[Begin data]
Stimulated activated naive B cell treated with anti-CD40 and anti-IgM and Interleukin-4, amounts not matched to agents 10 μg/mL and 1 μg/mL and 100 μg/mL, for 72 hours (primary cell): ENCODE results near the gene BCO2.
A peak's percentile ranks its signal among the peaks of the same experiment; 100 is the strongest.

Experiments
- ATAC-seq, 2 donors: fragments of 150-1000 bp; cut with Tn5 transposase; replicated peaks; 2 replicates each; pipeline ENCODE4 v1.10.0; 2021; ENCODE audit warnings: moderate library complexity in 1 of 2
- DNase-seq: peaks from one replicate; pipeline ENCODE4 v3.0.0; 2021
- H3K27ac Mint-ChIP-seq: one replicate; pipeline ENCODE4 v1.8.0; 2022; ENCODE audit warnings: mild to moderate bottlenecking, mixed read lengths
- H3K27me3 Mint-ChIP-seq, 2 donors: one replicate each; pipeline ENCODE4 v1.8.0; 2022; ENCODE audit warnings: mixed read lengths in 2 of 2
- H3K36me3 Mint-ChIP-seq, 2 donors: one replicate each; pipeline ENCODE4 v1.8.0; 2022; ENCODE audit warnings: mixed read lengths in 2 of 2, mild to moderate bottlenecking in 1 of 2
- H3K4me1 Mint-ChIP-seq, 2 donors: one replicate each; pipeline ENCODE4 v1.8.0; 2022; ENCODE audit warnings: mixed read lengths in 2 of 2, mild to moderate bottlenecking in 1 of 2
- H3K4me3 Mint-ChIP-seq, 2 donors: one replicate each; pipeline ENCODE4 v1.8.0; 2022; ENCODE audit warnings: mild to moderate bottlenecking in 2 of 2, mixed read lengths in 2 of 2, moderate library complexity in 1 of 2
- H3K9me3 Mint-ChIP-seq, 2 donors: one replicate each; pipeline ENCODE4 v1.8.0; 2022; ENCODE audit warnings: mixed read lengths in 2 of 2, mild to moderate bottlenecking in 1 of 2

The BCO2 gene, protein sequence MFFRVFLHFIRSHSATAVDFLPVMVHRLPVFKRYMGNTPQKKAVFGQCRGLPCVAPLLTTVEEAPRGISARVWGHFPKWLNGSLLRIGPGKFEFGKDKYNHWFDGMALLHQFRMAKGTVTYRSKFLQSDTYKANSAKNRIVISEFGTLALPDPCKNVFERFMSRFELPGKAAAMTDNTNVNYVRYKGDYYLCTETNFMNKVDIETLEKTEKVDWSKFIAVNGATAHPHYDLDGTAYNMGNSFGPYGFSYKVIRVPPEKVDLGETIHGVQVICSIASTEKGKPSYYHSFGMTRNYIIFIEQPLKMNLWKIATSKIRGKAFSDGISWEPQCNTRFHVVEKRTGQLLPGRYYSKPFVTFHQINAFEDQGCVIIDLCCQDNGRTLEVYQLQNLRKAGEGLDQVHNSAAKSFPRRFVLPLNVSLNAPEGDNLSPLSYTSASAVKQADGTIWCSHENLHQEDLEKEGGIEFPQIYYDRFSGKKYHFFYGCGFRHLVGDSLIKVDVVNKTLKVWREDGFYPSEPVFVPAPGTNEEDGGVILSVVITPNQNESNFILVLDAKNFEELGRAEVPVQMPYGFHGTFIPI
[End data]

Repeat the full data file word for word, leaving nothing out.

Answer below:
Stimulated activated naive B cell treated with anti-CD40 and anti-IgM and Interleukin-4, amounts not matched to agents 10 μg/mL and 1 μg/mL and 100 μg/mL, for 72 hours (primary cell): ENCODE results near the gene BCO2.
A peak's percentile ranks its signal among the peaks of the same experiment; 100 is the strongest.

Experiments
- ATAC-seq, 2 donors: fragments of 150-1000 bp; cut with Tn5 transposase; replicated peaks; 2 replicates each; pipeline ENCODE4 v1.10.0; 2021; ENCODE audit warnings: moderate library complexity in 1 of 2
- DNase-seq: peaks from one replicate; pipeline ENCODE4 v3.0.0; 2021
- H3K27ac Mint-ChIP-seq: one replicate; pipeline ENCODE4 v1.8.0; 2022; ENCODE audit warnings: mild to moderate bottlenecking, mixed read lengths
- H3K27me3 Mint-ChIP-seq, 2 donors: one replicate each; pipeline ENCODE4 v1.8.0; 2022; ENCODE audit warnings: mixed read lengths in 2 of 2
- H3K36me3 Mint-ChIP-seq, 2 donors: one replicate each; pipeline ENCODE4 v1.8.0; 2022; ENCODE audit warnings: mixed read lengths in 2 of 2, mild to moderate bottlenecking in 1 of 2
- H3K4me1 Mint-ChIP-seq, 2 donors: one replicate each; pipeline ENCODE4 v1.8.0; 2022; ENCODE audit warnings: mixed read lengths in 2 of 2, mild to moderate bottlenecking in 1 of 2
- H3K4me3 Mint-ChIP-seq, 2 donors: one replicate each; pipeline ENCODE4 v1.8.0; 2022; ENCODE audit warnings: mild to moderate bottlenecking in 2 of 2, mixed read lengths in 2 of 2, moderate library complexity in 1 of 2
- H3K9me3 Mint-ChIP-seq, 2 donors: one replicate each; pipeline ENCODE4 v1.8.0; 2022; ENCODE audit warnings: mixed read lengths in 2 of 2, mild to moderate bottlenecking in 1 of 2

The BCO2 gene, protein sequence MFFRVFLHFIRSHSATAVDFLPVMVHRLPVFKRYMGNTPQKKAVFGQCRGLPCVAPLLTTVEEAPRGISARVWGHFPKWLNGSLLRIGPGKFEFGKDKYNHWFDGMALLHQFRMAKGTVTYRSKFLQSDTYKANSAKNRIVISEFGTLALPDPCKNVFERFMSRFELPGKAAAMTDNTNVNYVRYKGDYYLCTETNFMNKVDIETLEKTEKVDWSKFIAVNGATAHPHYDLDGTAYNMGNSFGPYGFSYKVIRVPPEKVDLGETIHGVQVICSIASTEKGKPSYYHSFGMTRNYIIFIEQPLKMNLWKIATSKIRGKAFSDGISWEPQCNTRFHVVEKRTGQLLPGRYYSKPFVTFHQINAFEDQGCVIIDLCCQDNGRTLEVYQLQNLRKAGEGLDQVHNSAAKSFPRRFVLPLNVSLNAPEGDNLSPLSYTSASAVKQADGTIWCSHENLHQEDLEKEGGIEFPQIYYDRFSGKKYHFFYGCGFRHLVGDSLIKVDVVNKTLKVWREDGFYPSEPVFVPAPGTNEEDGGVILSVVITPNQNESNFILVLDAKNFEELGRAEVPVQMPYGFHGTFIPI